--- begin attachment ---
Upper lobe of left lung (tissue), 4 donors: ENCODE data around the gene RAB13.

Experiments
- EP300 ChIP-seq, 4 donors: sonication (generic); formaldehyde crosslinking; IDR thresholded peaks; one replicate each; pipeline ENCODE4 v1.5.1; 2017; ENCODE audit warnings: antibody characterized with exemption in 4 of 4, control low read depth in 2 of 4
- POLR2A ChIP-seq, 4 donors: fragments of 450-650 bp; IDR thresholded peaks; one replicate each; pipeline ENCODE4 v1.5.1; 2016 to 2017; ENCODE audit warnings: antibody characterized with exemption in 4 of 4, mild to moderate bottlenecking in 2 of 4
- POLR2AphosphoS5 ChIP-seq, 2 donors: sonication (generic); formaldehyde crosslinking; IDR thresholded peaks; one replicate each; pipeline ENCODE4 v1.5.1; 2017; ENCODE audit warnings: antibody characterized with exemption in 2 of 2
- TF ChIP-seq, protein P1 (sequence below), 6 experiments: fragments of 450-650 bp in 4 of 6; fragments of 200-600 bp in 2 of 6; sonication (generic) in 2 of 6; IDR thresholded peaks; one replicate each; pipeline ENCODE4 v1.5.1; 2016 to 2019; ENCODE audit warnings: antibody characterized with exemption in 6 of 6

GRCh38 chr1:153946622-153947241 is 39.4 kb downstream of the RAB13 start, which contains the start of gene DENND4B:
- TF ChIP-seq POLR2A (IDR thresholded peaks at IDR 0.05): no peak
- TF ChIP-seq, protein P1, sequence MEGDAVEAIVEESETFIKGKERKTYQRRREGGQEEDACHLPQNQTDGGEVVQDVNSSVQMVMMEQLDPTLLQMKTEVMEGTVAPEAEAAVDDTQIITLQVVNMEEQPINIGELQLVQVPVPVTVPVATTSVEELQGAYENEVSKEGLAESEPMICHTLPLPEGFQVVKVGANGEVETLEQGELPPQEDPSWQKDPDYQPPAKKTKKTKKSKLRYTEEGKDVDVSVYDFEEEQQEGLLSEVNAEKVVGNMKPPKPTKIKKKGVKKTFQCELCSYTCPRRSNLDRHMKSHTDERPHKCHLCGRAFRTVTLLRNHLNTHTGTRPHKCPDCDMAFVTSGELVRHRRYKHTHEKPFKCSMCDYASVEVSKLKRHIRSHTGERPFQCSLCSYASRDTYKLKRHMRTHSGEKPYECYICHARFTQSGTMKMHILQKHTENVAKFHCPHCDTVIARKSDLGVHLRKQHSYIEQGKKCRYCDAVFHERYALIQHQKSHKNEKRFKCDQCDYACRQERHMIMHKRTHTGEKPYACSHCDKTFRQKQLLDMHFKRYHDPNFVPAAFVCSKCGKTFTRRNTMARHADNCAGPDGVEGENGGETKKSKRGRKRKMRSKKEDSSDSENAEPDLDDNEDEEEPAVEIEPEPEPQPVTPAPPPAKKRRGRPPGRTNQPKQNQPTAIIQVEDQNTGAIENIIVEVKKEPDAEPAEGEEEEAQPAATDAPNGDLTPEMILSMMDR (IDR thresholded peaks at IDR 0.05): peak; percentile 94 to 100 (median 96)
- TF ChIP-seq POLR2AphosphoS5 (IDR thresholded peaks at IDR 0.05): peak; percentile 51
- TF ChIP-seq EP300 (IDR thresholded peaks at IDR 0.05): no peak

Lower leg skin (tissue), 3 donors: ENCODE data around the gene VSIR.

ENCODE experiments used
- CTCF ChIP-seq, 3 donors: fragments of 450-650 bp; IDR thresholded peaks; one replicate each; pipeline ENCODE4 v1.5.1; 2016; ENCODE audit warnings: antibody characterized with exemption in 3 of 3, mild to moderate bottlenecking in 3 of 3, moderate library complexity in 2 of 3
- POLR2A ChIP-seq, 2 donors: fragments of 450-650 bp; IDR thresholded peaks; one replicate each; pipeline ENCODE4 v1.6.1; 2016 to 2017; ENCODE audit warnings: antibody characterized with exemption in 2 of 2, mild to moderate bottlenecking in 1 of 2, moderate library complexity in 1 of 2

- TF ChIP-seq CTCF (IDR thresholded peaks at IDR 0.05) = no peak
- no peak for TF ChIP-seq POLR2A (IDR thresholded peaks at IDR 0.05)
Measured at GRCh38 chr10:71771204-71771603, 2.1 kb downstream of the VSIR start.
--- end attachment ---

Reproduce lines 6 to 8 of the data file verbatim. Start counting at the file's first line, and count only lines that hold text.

- TF ChIP-seq, protein P1 (sequence below), 6 experiments: fragments of 450-650 bp in 4 of 6; fragments of 200-600 bp in 2 of 6; sonication (generic) in 2 of 6; IDR thresholded peaks; one replicate each; pipeline ENCODE4 v1.5.1; 2016 to 2019; ENCODE audit warnings: antibody characterized with exemption in 6 of 6

GRCh38 chr1:153946622-153947241 is 39.4 kb downstream of the RAB13 start, which contains the start of gene DENND4B:
- TF ChIP-seq POLR2A (IDR thresholded peaks at IDR 0.05): no peak